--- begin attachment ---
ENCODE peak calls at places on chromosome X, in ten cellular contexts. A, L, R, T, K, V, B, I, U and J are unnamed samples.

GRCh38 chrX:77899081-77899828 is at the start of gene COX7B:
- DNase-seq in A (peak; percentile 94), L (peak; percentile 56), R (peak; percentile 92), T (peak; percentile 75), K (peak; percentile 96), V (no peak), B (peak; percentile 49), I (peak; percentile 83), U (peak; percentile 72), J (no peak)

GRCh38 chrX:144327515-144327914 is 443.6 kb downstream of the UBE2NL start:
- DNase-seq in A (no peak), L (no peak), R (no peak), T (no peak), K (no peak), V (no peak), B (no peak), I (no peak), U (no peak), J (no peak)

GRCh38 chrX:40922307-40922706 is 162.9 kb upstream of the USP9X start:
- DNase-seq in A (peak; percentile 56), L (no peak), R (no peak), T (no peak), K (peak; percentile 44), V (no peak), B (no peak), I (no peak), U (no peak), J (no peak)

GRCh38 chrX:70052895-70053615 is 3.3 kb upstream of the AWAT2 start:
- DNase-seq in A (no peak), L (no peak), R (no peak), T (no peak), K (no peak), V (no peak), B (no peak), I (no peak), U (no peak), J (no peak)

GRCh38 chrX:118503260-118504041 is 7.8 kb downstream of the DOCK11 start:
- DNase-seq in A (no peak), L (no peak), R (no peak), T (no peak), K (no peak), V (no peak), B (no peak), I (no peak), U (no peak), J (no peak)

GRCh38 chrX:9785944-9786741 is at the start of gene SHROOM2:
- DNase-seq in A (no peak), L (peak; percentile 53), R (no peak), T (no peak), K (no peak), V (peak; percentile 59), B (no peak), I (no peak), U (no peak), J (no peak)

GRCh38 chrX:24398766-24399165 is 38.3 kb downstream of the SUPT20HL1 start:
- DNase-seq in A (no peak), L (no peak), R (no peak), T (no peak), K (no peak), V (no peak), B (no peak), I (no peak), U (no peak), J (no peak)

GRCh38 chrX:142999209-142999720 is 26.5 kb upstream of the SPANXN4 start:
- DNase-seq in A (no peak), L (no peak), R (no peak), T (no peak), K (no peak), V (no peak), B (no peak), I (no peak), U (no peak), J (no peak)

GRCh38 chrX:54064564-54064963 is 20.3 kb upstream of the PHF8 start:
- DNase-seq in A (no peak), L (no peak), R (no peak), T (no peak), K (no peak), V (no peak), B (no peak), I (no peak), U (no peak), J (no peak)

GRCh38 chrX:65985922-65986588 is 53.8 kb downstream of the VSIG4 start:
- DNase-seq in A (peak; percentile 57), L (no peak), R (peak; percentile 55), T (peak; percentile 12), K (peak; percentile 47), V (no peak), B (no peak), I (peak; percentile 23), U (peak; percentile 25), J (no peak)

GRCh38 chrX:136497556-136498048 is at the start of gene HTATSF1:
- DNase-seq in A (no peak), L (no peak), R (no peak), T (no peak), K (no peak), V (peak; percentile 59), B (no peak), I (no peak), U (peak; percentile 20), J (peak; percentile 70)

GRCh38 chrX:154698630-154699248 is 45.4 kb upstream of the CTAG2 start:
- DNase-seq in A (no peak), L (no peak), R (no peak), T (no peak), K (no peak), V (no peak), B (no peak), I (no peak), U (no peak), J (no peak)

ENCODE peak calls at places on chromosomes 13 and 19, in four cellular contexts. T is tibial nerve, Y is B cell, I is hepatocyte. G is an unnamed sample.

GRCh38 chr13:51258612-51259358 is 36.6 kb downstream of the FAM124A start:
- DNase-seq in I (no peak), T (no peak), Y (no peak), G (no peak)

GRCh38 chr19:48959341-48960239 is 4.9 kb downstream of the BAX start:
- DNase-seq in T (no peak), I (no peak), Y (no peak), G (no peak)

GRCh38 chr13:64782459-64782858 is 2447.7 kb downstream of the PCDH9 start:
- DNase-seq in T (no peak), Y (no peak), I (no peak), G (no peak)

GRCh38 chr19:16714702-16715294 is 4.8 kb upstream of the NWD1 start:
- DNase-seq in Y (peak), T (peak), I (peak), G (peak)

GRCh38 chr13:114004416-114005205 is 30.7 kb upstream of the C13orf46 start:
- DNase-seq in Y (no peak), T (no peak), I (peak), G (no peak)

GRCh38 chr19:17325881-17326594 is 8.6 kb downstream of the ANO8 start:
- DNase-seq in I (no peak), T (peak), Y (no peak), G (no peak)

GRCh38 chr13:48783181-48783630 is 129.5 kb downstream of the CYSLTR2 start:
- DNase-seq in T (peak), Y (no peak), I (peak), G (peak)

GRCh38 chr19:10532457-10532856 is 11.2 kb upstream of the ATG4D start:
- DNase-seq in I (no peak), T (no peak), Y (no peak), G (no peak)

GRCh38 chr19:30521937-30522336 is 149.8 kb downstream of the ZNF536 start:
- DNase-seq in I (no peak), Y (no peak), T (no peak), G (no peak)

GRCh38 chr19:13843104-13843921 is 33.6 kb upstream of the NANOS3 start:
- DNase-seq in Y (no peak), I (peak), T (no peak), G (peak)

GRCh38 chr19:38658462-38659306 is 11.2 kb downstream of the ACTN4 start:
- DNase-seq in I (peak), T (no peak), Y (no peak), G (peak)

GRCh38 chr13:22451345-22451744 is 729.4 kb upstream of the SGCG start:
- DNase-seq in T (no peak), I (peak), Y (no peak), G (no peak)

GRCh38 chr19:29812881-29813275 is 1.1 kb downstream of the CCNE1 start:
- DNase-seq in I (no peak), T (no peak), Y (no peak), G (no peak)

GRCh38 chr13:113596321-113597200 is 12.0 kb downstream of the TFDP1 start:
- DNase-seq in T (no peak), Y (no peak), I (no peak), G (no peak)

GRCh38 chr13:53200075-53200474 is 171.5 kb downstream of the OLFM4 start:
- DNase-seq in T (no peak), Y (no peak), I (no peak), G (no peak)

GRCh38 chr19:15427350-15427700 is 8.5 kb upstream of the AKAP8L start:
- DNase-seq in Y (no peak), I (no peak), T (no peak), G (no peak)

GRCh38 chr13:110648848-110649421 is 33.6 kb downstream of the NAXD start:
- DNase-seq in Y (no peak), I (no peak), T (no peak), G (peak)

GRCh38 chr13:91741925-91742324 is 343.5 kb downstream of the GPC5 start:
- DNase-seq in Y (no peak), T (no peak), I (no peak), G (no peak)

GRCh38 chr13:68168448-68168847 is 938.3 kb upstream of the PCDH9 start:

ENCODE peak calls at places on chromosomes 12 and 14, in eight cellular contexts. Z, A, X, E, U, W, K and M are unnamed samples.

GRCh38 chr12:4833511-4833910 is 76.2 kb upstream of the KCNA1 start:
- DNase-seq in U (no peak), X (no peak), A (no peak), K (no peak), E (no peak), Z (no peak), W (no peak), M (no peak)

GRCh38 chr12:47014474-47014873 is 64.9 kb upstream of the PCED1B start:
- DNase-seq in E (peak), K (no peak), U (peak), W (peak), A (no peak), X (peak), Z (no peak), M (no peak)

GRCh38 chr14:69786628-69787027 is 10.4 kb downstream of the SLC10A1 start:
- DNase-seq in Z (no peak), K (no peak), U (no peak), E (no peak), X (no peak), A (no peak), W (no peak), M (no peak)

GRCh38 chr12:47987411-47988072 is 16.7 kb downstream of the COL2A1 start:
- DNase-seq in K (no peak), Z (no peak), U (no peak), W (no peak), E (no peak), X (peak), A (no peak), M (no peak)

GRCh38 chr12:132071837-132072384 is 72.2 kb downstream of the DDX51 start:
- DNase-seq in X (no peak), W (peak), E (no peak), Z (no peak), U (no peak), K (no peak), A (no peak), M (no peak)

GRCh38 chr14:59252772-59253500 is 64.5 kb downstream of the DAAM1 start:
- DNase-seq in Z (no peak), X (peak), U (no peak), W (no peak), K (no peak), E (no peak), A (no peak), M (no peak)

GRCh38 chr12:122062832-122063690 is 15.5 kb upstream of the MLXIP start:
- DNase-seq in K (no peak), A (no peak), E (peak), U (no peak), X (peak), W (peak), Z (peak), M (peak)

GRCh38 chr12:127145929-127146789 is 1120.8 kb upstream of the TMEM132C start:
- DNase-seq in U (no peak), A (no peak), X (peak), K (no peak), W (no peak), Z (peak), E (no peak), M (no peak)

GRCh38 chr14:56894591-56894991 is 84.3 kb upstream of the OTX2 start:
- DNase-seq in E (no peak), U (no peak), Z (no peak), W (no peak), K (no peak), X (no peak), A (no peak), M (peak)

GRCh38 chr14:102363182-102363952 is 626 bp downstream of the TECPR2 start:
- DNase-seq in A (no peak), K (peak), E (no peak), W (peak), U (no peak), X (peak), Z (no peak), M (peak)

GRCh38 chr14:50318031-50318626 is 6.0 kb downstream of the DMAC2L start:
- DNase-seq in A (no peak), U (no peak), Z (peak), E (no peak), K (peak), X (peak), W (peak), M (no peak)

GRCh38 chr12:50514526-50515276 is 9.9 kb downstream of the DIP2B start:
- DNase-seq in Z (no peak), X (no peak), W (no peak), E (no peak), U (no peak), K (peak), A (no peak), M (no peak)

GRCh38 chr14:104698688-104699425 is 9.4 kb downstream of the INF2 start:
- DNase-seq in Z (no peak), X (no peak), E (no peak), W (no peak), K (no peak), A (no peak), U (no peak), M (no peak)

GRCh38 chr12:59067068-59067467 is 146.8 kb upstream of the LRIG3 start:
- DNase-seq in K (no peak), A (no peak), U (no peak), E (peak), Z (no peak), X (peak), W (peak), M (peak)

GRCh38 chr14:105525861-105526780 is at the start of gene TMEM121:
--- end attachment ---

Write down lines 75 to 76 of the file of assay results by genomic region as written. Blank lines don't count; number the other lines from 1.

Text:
GRCh38 chr14:59252772-59253500 is 64.5 kb downstream of the DAAM1 start:
- DNase-seq in Z (no peak), X (peak), U (no peak), W (no peak), K (no peak), E (no peak), A (no peak), M (no peak)